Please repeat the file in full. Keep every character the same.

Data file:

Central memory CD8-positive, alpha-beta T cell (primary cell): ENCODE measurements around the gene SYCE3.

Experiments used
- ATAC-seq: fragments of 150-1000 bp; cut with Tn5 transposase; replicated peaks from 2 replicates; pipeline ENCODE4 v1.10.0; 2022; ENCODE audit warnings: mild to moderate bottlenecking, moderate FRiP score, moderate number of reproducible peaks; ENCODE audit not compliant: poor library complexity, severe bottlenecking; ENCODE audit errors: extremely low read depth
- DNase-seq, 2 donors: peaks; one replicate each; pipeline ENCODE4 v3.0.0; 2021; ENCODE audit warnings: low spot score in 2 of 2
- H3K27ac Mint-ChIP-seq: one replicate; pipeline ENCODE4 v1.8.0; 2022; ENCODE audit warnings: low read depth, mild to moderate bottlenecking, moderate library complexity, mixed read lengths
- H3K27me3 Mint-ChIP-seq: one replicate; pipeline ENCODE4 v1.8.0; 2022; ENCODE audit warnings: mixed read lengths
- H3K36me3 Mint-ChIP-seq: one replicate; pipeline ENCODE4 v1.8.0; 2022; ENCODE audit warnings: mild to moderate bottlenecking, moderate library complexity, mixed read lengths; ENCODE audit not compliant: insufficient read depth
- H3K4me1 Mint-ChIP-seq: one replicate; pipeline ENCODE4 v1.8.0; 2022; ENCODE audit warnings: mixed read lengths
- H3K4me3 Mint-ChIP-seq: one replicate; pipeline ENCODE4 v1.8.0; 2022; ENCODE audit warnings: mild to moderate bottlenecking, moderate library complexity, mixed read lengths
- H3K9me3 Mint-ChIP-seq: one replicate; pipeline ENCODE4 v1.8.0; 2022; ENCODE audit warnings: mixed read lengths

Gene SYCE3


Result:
Central memory CD8-positive, alpha-beta T cell (primary cell): ENCODE measurements around the gene SYCE3.

Experiments used
- ATAC-seq: fragments of 150-1000 bp; cut with Tn5 transposase; replicated peaks from 2 replicates; pipeline ENCODE4 v1.10.0; 2022; ENCODE audit warnings: mild to moderate bottlenecking, moderate FRiP score, moderate number of reproducible peaks; ENCODE audit not compliant: poor library complexity, severe bottlenecking; ENCODE audit errors: extremely low read depth
- DNase-seq, 2 donors: peaks; one replicate each; pipeline ENCODE4 v3.0.0; 2021; ENCODE audit warnings: low spot score in 2 of 2
- H3K27ac Mint-ChIP-seq: one replicate; pipeline ENCODE4 v1.8.0; 2022; ENCODE audit warnings: low read depth, mild to moderate bottlenecking, moderate library complexity, mixed read lengths
- H3K27me3 Mint-ChIP-seq: one replicate; pipeline ENCODE4 v1.8.0; 2022; ENCODE audit warnings: mixed read lengths
- H3K36me3 Mint-ChIP-seq: one replicate; pipeline ENCODE4 v1.8.0; 2022; ENCODE audit warnings: mild to moderate bottlenecking, moderate library complexity, mixed read lengths; ENCODE audit not compliant: insufficient read depth
- H3K4me1 Mint-ChIP-seq: one replicate; pipeline ENCODE4 v1.8.0; 2022; ENCODE audit warnings: mixed read lengths
- H3K4me3 Mint-ChIP-seq: one replicate; pipeline ENCODE4 v1.8.0; 2022; ENCODE audit warnings: mild to moderate bottlenecking, moderate library complexity, mixed read lengths
- H3K9me3 Mint-ChIP-seq: one replicate; pipeline ENCODE4 v1.8.0; 2022; ENCODE audit warnings: mixed read lengths

Gene SYCE3